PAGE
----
The ESWT potential to influence differentiation of tendon-derived cells grown in osteogenic, chondrogenic and adipogenic media was further tested, determining by qRT-PCR the expression of specific genes activated in response to differentiative stimuli. Oligonucleotide primers for target genes and for the housekeeping gene were chosen with the assistance of the Oligo 5.0 computer program (National Biosciences, Plymouth, MN) and purchased from Invitrogen. The following primers were used: for alkaline phosphatase, ALP target gene: 5’-CAAGGACGCTGGGAAATCTGT-3’ (sense), 5’-AGGGGGCATCTCGTTGTCT-3’ (anti-sense); for Bone Gamma-Carboxyglutamate (Gla) Protein, BGLAP target gene: 5’-CCTCACACTCCTCGCCCTAT-3’ (sense), 5’- GCTTGGACACAAAGGCTGC-3’ (anti-sense); for the Run-related transcription factor 2, RUNX2 target gene: 5’- GAACCCAGAAGGCACAGACA-3’ (sense), 5’-GCGGGACACCTACTCTCATAC-3’ (anti-sense); for the transcription factor, SOX9 target gene: 5’-CCCCCAACGCCATCTTCAA-3’ (sense), 5’-CTGGGATTGCCCCGAGTG-3’ (anti-sense); for the type II collagen, COL2A target gene: 5’- ACACTGGGACTGTCCTCTGCGA -3’ (sense), 5’-CCTTTGGTCCTGGTTGCCCACTG-3’ (anti-sense); for the peroxisome proliferator activator receptor gamma, PPARγ target gene: 5’-GGAAAGACAACAGACAAATCACCAT-3’ (sense), 5’-ACCTCTTTGCTCTGCTCCTG-3’ (anti-sense); for the transcription factor scleraxis A, SCXA target gene: 5’-CGAGCGAGACCGCACCAACA-3’ (sense), 5’-CGTTGCCCAGGTGCGAGATGTAG-3’ (anti-sense); for the 18S rRNA housekeeping gene: 5’-AACCAACCCGGTCAGCCCCT-3’ (sense), 5’-TTCGAATGGGTCGTCGCCGC-3’ (antisense). For each primer pair, we performed no-template control and noreverse- transcriptase control (RT negative) assays, which produced negligible signals. RNA was extracted using the TRIzol method (Invitrogen, Carlsbad, CA) according to manufacturer’s instructions and eluted with 0.1% diethylpyrocarbonate (DEPC)-treated water. Total RNA concentration was quantitated by spectrophotometry and the quality was assessed by measuring the optical density ratio at 260/280 nm. RNA samples were stored at -80°C. After denaturation in DEPC-treated water at 70°C for 10 min, 1 µg of total RNA was used to reverse transcription using iScriptTM cDNA synthesis kit (Bio-Rad) according to manufacturer’s instructions. Real-time PCR was performed using the iCycler Real-Time Detection System (iQ5 Bio-Rad) with optimized PCR conditions. The reaction was carried out in 96-well plate using iQ SYBR Green Supermix (Bio-Rad) adding forward and reverse primers for each gene and 1 µl of diluted template cDNA to a final reaction volume of 15 µl. All assays included a negative control and were replicated three times. The thermal cycling programme was performed as follows: an initial denaturation step at 95°C for 3 min, followed by 45 cycles at 95°C for 10 sec. and 60°C for 30 sec. Real-time quantitation was performed with the help of the iCycler IQ optical system software version 3.0 a (Bio-Rad), according to the manufacturer’s manual. The relative expression of the housekeeping gene was used for standardizing the reaction. The comparative threshold cycle (Ct) method was applied to calculate the fold changes of expression compared to control cells. Results are reported as mean ± SD from three different experiments in triplicate.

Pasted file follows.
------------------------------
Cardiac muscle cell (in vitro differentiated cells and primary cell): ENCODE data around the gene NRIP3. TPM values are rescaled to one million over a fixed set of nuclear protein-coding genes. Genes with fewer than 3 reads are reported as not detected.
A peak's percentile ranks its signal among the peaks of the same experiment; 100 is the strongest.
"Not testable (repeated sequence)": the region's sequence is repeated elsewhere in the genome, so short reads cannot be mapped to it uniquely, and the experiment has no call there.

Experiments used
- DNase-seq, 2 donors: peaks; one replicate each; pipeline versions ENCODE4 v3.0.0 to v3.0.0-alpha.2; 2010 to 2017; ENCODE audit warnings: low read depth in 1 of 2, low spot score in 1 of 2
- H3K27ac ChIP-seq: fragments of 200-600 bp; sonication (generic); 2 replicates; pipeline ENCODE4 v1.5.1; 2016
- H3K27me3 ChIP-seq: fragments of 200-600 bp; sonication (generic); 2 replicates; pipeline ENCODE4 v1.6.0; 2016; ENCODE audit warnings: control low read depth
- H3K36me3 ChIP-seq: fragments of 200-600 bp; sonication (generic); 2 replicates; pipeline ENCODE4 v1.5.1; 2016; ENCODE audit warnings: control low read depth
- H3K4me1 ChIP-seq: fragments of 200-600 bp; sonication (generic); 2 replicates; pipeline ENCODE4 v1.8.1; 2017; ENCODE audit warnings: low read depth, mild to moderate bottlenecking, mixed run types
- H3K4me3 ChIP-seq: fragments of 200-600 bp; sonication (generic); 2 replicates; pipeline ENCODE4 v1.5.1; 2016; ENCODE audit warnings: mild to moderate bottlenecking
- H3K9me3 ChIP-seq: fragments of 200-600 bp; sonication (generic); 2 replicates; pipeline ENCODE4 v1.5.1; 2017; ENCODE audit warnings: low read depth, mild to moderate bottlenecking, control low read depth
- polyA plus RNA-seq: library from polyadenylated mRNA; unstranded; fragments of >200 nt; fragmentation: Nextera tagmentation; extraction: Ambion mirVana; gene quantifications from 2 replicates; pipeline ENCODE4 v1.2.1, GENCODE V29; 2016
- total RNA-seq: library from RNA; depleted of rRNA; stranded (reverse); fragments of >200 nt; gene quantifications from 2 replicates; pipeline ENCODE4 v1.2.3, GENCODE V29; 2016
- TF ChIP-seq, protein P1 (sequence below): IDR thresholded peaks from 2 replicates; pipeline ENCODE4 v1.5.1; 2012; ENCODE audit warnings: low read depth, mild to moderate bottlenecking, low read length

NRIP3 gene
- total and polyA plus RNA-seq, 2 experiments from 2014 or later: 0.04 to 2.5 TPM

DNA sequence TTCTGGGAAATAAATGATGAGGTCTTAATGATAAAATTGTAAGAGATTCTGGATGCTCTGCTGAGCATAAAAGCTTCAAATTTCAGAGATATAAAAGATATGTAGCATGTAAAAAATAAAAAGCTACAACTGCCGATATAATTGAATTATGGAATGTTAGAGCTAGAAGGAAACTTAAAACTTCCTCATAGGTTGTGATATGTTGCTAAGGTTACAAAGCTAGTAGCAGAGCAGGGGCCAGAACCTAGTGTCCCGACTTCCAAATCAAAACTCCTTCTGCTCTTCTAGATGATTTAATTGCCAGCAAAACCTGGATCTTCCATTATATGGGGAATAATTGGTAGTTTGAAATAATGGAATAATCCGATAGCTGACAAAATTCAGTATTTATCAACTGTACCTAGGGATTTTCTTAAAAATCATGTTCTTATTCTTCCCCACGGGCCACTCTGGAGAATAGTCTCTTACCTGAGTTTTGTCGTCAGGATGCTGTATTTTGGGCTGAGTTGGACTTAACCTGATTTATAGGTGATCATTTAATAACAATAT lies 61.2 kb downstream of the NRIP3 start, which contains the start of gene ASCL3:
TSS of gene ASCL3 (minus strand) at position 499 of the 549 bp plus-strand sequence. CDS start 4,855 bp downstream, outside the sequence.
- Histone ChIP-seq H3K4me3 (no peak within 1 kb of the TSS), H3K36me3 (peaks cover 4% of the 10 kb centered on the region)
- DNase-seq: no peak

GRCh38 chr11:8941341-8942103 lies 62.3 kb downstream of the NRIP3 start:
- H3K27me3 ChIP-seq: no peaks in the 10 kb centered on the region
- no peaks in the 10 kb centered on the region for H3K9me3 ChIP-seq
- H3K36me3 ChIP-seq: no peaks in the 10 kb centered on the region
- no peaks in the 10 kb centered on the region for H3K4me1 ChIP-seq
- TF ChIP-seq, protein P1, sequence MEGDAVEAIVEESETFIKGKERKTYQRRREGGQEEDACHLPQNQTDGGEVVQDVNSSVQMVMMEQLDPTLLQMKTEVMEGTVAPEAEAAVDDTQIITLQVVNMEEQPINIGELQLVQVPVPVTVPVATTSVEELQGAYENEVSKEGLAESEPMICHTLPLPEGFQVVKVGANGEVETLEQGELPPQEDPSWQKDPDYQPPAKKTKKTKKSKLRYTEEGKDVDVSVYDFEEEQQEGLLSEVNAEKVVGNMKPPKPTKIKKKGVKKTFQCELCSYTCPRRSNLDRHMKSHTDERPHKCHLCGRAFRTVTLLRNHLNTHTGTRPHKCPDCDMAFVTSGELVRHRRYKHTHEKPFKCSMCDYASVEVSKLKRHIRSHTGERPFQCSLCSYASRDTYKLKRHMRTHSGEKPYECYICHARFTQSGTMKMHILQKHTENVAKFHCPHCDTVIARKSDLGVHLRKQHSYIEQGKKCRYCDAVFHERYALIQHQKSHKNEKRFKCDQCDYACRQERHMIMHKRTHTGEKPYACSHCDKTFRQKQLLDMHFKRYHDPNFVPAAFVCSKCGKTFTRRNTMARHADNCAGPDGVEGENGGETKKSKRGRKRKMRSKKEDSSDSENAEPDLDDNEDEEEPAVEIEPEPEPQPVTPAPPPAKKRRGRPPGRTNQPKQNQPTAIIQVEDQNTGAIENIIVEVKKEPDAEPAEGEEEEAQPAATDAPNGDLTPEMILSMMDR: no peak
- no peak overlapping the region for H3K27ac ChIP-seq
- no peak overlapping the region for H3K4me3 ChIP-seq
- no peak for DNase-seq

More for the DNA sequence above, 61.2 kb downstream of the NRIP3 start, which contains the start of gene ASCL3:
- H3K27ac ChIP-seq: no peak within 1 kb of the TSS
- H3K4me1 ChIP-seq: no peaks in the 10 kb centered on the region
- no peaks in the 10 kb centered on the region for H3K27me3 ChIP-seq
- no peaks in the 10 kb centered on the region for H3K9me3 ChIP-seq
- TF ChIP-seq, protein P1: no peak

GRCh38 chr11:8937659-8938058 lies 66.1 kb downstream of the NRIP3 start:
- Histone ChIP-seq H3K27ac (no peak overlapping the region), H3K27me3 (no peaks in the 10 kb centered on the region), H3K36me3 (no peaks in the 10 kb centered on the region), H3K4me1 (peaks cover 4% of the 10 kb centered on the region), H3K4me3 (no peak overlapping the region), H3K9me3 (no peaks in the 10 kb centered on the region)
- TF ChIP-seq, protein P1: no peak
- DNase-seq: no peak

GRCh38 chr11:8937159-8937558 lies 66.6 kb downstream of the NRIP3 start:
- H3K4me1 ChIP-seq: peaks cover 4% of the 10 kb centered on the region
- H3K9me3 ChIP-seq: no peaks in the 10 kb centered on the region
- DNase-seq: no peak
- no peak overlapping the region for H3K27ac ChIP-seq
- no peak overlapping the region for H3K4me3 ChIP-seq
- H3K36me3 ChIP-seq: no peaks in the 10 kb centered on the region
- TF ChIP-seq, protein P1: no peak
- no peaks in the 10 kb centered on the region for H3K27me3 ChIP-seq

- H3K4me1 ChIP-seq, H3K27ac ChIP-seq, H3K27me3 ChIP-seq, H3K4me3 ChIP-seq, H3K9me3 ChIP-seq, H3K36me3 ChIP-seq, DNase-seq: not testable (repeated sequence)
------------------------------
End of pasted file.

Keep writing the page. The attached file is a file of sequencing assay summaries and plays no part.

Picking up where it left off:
Statistical analysis

To compare variables that assume normal distribution, Student’s T test was calculated. The values are expressed as mean ± SD or SE from three independent experiments.

To compare variables that do not assume Gaussian distribution, Mann-Whitney non-parametric test was used. The values are expressed as median ± Interquartile Ranges (IR) from three independent experiments. The data are represented with the floating bars or Tukey box-and-whisker plot; the central box represents the values from the lower to upper quartile (25th to 75th percentile), the middle line represents the median, and the horizontal lines represent the minimum and the maximum value of observation range.

P values <0.05 were assumed as statistically significant.


We thank Professor Maurizio Alimandi, “Sapienza” University of Rome, for critically reviewing the manuscript.


The authors declare that there is no conflict of interests.

Authors’ contributions

M.C.V., A.F., M.R.T. and V.V. designed the project and supervised the study. L.L., S.R., M.V., D.R., F.M. and C.S. performed the experiments. S.R., F.M. and V.V. analyzed the data and performed statistics. S.R., D.R. and V.V. generated the figures. V.V. wrote the manuscript.